Macedonia's EU entry rests on mayors
Last week the European Commission produced a favourable opinion on the application for EU membership from Macedonia. Yet it seemed in no hurry for negotiations
to begin, suggesting that the Council of Ministers should consider the matter only in December 2006.
By Dick Leonard
Presenting the Commission's opinion, Enlargement Commissioner Olli Rehn made clear that Macedonia still needed to make further progress before it reaches "a sufficient degree of compliance with the membership criteria". He mentioned, in particular, the need to make additional efforts to implement reforms in the judiciary and the police, to strengthen the effectiveness of the fight against corruption, and to improve the electoral process.
Macedonia needed to improve its business climate and become more attractive for both domestic and foreign investors, he said. Meanwhile, the Commission will continue to monitor developments, and will present a further report to the Council by the end of next year.
Although the Macedonian government is delighted that the Commission has delivered a positive opinion, its unrealistic hopes that the country's progress towards membership should march step-by-step with Croatia's, with whom negotiations started on 3 October, have been dashed. This is partly due to the Commission's more cautious approach to future enlargement, following the French and Dutch referenda on the EU constitution, but it is also a recognition that Croatia is clearly more advanced in its preparations.
As it is, Macedonia will be lucky if its negotiations open in 2007 and are completed no more than a couple of years after Croatia's, but still probably comfortably ahead of Turkey's. Unless things go badly wrong, it will be the third successor state of Yugoslavia to achieve membership, with Serbia-Montenegro, Bosnia and Herzegovina, and perhaps an independent Kosovo, bringing up the rear.
That Macedonia is now on the verge of achieving candidate status is a tribute to the far-seeing decisions taken by the EU four years ago, when the country was on the verge of disintegration or a possible civil war between its Macedonian and Albanian communities. Javier Solana, the EU's high representative for foreign policy, took the initiative in negotiating the Ohrid Agreement, which brought peace to the country and led two years later to the EU assuming responsibility for the small peacekeeping force previously deployed by NATO.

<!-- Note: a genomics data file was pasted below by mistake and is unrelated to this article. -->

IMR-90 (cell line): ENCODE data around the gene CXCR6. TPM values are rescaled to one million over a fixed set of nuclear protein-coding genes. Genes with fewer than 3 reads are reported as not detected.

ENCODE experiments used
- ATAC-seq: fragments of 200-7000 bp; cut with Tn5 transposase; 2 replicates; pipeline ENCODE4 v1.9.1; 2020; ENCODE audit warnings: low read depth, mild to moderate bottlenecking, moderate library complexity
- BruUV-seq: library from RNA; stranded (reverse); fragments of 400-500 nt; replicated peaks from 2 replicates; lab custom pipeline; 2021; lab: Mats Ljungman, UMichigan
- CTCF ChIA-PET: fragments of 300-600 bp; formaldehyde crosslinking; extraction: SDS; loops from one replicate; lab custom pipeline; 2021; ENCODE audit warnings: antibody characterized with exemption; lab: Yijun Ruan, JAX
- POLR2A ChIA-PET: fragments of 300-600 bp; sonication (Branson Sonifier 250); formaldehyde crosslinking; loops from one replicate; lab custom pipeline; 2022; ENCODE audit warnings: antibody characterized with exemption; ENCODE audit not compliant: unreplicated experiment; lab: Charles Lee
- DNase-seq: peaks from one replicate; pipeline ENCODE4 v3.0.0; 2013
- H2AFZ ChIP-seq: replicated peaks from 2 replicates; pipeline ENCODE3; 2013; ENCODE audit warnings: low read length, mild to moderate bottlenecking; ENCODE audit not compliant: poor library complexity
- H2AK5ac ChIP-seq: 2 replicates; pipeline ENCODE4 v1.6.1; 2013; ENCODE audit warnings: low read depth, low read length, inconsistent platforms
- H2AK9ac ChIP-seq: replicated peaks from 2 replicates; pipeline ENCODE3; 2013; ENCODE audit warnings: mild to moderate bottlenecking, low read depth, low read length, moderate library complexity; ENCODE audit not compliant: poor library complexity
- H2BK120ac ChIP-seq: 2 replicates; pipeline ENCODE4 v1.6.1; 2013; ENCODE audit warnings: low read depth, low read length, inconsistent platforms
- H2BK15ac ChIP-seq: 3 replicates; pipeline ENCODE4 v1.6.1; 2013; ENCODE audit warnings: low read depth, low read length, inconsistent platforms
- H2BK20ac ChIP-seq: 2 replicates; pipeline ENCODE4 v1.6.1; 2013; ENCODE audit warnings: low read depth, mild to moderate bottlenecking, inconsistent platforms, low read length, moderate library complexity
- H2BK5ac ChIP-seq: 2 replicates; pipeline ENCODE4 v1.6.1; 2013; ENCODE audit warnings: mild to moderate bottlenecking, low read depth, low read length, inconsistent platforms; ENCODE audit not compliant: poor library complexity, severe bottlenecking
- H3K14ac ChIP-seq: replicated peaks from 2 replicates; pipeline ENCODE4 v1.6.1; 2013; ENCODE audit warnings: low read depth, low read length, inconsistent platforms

The implementation of Ohrid was almost aborted by the death in an air crash of its principal Macedonian architect, President Boris Trajkovski in February 2004. Yet under his successor, Branko Crvenkovski, and Prime Minister Vlado Buckovski, who more recently took over the leadership of the three-party governing coalition, it is now substantially completed.
The government is made up of the former Communists of the Social Democratic Party (SDM), the far smaller Liberal Democrats (LDP) and the more moderate of the two ethnic Albanian parties, the Democratic Union for Integration (DUI).
The biggest threat was a referendum, forced by the opposition, to prevent the decentralisation of power to local authorities, many of them dominated by the Albanian minority. In the event, only 26% voted in the referendum, far fewer than the 50% threshold needed for it to become binding. Although the referendum, which was largely boycotted by government supporters, showed an overwhelming majority against decentralisation, it went ahead, and elections were held in the newly delineated 85 municipalities last May. Of the 85 mayors elected, 17 came from the Albanian minority, 15 of whom represented the Democratic Union for Integration (DUI).
Whether the Ohrid Agreement will bring long-term stability to the country - an essential condition for EU membership - now largely rests on the conduct of the newly elected mayors and municipal councils. There is a particular responsibility on the 17 Albanian mayors. They now have to prove to their ethnic Macedonian citizens that they will enjoy the same rights in their localities as the Albanians have demanded for themselves at the national level.
The vastly experienced Irishman Erwan Fourere, who has just arrived in Skopje to head the Commission delegation, will be monitoring the situation with great care and his reports will no doubt greatly influence if and when the membership negotiations commence.
(Dick Leonard is a former assistant editor of The Economist, Source: Economist Intelligence Unit)